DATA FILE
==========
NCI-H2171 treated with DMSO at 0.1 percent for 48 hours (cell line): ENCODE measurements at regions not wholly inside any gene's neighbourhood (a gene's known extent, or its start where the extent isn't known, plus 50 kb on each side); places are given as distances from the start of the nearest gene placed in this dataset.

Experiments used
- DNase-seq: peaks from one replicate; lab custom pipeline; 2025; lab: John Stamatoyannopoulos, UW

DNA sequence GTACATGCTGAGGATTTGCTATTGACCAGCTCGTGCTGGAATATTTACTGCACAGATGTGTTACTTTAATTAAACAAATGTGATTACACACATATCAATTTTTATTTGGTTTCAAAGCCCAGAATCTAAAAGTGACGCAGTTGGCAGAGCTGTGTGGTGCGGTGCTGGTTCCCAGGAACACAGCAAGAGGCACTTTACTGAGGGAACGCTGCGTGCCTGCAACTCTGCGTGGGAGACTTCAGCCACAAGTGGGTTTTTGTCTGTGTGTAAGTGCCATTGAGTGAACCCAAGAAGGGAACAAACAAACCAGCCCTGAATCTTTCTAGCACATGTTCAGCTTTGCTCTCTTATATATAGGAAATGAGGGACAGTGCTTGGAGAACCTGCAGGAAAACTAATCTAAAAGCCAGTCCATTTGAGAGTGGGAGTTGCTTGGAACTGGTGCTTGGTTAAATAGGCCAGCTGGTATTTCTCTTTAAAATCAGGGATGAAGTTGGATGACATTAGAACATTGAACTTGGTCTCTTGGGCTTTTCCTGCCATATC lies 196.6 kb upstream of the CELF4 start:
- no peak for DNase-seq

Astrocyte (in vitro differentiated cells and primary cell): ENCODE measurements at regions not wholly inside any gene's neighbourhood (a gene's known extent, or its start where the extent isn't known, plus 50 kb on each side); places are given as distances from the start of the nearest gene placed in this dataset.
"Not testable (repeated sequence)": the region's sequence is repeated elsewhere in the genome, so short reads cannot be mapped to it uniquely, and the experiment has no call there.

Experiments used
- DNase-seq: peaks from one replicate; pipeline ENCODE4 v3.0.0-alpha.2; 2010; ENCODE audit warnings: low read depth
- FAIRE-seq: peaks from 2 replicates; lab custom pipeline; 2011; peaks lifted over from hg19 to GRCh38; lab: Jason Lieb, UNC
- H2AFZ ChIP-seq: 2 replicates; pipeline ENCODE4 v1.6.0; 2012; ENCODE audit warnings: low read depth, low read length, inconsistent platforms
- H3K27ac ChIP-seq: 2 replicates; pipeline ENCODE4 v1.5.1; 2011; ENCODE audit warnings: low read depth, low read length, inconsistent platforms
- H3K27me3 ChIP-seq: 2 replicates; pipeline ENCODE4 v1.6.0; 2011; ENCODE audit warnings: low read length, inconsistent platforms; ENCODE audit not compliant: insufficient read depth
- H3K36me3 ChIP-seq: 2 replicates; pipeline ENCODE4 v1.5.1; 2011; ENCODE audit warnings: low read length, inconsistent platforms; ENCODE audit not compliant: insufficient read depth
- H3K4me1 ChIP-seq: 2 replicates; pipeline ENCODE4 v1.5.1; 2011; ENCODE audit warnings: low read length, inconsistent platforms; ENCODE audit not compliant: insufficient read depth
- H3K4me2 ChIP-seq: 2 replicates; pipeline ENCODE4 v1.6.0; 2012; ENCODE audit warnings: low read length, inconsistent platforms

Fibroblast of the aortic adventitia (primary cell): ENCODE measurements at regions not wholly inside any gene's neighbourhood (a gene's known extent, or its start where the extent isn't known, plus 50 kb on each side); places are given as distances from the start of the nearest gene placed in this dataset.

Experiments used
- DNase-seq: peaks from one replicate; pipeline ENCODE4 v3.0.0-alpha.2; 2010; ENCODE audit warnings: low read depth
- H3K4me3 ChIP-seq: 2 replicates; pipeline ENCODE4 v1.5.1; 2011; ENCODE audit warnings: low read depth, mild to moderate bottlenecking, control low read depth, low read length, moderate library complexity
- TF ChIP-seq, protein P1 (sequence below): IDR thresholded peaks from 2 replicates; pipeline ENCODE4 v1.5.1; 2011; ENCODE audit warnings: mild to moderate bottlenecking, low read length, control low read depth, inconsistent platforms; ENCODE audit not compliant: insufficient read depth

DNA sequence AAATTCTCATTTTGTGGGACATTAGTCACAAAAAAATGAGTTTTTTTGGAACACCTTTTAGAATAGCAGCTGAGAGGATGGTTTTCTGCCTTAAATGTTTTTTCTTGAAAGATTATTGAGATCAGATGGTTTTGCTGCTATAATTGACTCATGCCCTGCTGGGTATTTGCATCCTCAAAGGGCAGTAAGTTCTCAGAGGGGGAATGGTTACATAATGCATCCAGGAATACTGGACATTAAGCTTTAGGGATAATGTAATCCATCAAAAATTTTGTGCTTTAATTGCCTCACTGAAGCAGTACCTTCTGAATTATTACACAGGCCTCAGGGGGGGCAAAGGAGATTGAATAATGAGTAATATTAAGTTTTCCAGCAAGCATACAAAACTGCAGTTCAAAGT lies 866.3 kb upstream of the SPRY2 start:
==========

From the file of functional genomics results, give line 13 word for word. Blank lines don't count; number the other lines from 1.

- H3K27me3 ChIP-seq: 2 replicates; pipeline ENCODE4 v1.6.0; 2011; ENCODE audit warnings: low read length, inconsistent platforms; ENCODE audit not compliant: insufficient read depth